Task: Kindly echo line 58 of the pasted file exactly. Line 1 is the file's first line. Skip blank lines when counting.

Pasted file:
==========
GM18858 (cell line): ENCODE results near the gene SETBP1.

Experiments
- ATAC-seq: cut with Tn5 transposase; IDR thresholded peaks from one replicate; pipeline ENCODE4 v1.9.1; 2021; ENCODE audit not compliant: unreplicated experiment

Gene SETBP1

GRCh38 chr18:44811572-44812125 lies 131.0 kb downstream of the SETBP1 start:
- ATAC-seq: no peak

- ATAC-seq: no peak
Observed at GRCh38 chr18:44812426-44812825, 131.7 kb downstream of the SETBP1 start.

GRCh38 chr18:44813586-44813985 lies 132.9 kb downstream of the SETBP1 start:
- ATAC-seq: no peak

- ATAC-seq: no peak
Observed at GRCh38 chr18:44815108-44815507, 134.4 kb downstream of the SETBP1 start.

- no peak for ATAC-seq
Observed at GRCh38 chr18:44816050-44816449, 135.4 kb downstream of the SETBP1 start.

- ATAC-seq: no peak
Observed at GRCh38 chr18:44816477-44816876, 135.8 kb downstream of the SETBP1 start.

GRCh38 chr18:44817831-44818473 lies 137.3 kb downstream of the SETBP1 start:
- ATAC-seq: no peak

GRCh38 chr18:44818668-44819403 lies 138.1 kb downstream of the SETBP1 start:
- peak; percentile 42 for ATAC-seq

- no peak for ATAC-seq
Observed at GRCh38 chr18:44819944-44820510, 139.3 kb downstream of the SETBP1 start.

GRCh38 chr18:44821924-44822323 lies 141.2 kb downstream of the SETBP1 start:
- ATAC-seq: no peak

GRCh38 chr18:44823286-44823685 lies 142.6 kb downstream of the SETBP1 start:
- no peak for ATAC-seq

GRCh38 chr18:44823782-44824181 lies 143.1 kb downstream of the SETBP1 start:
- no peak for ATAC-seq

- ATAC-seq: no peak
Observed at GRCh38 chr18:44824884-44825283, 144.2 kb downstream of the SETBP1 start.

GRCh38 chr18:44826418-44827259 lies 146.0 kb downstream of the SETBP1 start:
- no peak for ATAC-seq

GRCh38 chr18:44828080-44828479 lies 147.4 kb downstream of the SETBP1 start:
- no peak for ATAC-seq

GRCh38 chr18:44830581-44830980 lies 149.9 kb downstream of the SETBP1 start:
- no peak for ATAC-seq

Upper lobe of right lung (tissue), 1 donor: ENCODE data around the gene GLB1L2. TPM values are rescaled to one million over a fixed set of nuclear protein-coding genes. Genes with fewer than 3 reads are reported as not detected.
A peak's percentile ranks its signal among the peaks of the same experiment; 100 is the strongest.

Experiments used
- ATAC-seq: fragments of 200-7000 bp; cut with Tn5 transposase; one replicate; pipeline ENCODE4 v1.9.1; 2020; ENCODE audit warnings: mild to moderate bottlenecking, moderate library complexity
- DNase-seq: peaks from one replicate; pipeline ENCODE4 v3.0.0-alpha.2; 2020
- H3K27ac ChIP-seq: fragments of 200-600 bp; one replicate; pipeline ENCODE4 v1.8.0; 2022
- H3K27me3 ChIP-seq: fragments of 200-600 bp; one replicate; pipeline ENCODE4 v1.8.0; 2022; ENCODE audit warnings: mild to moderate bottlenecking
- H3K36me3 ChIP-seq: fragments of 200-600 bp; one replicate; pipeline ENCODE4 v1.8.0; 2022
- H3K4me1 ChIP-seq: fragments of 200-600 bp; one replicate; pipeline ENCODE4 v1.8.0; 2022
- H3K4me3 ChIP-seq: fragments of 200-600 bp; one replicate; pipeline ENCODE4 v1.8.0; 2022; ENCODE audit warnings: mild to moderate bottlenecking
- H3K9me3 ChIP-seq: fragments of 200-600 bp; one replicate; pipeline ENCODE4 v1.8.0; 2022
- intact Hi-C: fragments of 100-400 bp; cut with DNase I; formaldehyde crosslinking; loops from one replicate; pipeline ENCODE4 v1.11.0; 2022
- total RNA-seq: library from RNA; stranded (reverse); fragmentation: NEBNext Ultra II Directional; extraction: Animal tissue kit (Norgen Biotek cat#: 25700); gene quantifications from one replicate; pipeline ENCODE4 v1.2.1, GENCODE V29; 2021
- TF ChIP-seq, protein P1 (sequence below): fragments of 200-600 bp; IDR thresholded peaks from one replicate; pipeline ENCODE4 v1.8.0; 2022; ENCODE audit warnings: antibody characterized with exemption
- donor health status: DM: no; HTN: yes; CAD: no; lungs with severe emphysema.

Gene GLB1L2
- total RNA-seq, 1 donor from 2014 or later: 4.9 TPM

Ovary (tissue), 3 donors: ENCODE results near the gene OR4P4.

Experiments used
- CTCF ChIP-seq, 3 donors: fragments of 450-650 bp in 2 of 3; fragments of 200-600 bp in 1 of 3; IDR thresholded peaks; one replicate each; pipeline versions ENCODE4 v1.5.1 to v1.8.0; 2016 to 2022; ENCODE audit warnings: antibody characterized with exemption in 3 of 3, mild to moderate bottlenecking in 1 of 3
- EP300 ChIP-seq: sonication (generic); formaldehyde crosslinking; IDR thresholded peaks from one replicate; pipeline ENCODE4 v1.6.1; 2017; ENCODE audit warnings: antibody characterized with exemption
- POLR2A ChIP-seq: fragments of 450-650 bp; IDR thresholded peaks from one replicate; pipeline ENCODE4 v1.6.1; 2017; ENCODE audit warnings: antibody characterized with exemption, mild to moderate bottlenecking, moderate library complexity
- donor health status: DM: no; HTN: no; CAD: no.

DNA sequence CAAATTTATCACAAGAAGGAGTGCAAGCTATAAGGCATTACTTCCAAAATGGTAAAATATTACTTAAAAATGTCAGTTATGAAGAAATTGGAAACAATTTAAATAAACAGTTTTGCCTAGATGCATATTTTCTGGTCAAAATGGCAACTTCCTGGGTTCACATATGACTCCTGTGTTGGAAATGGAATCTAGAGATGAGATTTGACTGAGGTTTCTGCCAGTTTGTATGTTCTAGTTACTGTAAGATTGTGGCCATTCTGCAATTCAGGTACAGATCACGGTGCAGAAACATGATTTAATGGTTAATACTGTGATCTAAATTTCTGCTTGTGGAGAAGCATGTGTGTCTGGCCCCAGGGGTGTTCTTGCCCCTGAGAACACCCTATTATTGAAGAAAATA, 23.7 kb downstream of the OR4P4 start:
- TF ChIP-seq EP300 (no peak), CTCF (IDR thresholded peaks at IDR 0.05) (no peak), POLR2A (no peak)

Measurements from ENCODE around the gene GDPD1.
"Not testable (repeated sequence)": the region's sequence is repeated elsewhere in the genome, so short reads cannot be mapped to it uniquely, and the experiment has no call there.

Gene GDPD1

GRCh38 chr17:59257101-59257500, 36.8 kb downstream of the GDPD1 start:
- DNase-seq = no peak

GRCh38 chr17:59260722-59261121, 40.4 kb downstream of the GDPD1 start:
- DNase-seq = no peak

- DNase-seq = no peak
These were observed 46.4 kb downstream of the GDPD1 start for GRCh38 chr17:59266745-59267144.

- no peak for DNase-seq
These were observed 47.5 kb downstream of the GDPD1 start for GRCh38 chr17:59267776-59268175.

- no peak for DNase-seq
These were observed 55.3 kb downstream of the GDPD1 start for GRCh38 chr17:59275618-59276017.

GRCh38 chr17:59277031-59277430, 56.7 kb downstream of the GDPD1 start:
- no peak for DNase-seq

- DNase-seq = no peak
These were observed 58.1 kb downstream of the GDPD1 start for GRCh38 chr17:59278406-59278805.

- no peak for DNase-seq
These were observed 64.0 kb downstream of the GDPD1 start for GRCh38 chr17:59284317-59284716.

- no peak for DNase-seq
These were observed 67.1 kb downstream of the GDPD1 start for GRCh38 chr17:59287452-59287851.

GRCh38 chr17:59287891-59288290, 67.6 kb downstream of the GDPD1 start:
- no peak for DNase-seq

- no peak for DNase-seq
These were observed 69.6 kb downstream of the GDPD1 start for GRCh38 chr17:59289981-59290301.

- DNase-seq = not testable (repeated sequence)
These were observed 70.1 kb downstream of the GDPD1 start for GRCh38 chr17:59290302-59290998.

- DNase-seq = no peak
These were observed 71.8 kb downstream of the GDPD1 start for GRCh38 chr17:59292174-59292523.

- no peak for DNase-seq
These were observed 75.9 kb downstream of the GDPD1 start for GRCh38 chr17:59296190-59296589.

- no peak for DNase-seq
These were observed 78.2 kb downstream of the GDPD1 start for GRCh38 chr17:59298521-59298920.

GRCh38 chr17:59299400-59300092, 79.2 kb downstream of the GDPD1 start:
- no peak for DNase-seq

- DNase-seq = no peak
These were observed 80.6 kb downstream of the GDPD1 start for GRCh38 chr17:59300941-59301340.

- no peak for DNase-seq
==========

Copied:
- POLR2A ChIP-seq: fragments of 450-650 bp; IDR thresholded peaks from one replicate; pipeline ENCODE4 v1.6.1; 2017; ENCODE audit warnings: antibody characterized with exemption, mild to moderate bottlenecking, moderate library complexity